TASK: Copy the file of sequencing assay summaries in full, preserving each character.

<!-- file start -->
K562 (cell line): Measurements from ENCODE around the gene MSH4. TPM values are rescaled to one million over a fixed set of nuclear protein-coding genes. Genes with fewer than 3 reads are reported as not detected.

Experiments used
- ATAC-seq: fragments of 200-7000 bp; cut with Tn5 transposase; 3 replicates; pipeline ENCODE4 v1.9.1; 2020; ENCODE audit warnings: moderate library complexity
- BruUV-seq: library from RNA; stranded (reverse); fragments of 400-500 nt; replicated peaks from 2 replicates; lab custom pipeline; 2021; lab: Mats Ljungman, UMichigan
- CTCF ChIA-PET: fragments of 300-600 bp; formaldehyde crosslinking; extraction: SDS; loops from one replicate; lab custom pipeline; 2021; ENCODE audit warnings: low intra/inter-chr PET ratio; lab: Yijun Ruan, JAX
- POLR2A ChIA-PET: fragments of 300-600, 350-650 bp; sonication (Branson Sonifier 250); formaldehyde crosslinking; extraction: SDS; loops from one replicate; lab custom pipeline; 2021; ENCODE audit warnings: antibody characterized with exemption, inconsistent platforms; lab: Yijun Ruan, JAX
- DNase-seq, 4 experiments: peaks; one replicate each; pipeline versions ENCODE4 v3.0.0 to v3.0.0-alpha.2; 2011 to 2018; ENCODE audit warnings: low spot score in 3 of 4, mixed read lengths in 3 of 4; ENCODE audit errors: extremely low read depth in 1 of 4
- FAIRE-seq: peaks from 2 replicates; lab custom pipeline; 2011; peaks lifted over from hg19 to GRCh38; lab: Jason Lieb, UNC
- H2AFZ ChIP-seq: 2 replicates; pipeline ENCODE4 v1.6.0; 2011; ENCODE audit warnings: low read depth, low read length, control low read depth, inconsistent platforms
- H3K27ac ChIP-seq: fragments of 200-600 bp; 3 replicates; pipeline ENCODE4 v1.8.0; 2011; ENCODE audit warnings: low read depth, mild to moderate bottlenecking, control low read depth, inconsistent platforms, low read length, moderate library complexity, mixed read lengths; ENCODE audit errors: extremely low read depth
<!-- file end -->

K562 (cell line): Measurements from ENCODE around the gene MSH4. TPM values are rescaled to one million over a fixed set of nuclear protein-coding genes. Genes with fewer than 3 reads are reported as not detected.

Experiments used
- ATAC-seq: fragments of 200-7000 bp; cut with Tn5 transposase; 3 replicates; pipeline ENCODE4 v1.9.1; 2020; ENCODE audit warnings: moderate library complexity
- BruUV-seq: library from RNA; stranded (reverse); fragments of 400-500 nt; replicated peaks from 2 replicates; lab custom pipeline; 2021; lab: Mats Ljungman, UMichigan
- CTCF ChIA-PET: fragments of 300-600 bp; formaldehyde crosslinking; extraction: SDS; loops from one replicate; lab custom pipeline; 2021; ENCODE audit warnings: low intra/inter-chr PET ratio; lab: Yijun Ruan, JAX
- POLR2A ChIA-PET: fragments of 300-600, 350-650 bp; sonication (Branson Sonifier 250); formaldehyde crosslinking; extraction: SDS; loops from one replicate; lab custom pipeline; 2021; ENCODE audit warnings: antibody characterized with exemption, inconsistent platforms; lab: Yijun Ruan, JAX
- DNase-seq, 4 experiments: peaks; one replicate each; pipeline versions ENCODE4 v3.0.0 to v3.0.0-alpha.2; 2011 to 2018; ENCODE audit warnings: low spot score in 3 of 4, mixed read lengths in 3 of 4; ENCODE audit errors: extremely low read depth in 1 of 4
- FAIRE-seq: peaks from 2 replicates; lab custom pipeline; 2011; peaks lifted over from hg19 to GRCh38; lab: Jason Lieb, UNC
- H2AFZ ChIP-seq: 2 replicates; pipeline ENCODE4 v1.6.0; 2011; ENCODE audit warnings: low read depth, low read length, control low read depth, inconsistent platforms
- H3K27ac ChIP-seq: fragments of 200-600 bp; 3 replicates; pipeline ENCODE4 v1.8.0; 2011; ENCODE audit warnings: low read depth, mild to moderate bottlenecking, control low read depth, inconsistent platforms, low read length, moderate library complexity, mixed read lengths; ENCODE audit errors: extremely low read depth